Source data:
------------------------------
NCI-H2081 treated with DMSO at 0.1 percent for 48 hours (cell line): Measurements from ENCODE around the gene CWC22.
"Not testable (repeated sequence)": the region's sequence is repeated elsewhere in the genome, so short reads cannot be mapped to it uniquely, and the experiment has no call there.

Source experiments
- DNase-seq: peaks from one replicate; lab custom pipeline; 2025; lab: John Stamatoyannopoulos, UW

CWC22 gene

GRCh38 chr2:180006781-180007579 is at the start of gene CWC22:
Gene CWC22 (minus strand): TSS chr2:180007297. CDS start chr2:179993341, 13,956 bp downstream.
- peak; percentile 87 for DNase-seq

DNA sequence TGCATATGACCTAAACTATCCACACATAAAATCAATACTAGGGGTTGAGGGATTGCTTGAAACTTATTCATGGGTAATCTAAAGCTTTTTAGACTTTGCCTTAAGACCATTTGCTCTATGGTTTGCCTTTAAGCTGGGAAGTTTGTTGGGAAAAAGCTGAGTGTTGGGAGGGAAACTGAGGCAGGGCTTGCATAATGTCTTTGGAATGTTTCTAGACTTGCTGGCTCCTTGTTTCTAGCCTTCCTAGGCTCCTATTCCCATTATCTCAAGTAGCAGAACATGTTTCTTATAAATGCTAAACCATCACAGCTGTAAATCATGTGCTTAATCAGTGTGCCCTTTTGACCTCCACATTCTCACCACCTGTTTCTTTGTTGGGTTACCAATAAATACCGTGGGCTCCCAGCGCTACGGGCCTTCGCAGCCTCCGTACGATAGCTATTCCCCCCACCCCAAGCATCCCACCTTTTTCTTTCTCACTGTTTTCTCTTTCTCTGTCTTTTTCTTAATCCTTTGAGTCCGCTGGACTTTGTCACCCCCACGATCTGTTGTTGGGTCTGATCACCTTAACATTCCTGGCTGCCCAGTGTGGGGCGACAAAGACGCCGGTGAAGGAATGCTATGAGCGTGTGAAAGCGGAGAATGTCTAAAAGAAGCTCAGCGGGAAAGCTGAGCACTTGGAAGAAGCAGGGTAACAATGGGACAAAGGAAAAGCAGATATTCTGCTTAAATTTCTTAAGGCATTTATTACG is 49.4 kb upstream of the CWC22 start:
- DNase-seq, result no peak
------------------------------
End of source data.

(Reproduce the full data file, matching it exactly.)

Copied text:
NCI-H2081 treated with DMSO at 0.1 percent for 48 hours (cell line): Measurements from ENCODE around the gene CWC22.
"Not testable (repeated sequence)": the region's sequence is repeated elsewhere in the genome, so short reads cannot be mapped to it uniquely, and the experiment has no call there.

Source experiments
- DNase-seq: peaks from one replicate; lab custom pipeline; 2025; lab: John Stamatoyannopoulos, UW

CWC22 gene

GRCh38 chr2:180006781-180007579 is at the start of gene CWC22:
Gene CWC22 (minus strand): TSS chr2:180007297. CDS start chr2:179993341, 13,956 bp downstream.
- peak; percentile 87 for DNase-seq

DNA sequence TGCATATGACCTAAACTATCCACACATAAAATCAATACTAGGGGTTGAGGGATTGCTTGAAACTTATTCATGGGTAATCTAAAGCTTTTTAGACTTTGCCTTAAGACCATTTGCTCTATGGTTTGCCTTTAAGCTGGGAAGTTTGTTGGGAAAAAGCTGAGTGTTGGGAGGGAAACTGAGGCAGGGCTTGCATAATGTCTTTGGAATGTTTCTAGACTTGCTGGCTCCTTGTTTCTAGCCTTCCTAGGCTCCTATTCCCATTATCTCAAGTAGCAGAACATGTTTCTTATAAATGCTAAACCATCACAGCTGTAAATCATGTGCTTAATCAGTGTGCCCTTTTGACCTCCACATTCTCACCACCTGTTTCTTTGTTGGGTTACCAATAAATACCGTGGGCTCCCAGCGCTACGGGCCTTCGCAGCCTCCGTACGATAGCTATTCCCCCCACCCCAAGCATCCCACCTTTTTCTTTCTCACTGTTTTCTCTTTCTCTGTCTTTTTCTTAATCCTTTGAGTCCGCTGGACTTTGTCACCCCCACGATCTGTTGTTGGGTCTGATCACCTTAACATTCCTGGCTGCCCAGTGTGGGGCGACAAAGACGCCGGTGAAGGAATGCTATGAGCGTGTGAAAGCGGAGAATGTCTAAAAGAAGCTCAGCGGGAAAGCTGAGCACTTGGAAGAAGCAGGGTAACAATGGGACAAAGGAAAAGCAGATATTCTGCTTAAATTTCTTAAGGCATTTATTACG is 49.4 kb upstream of the CWC22 start:
- DNase-seq, result no peak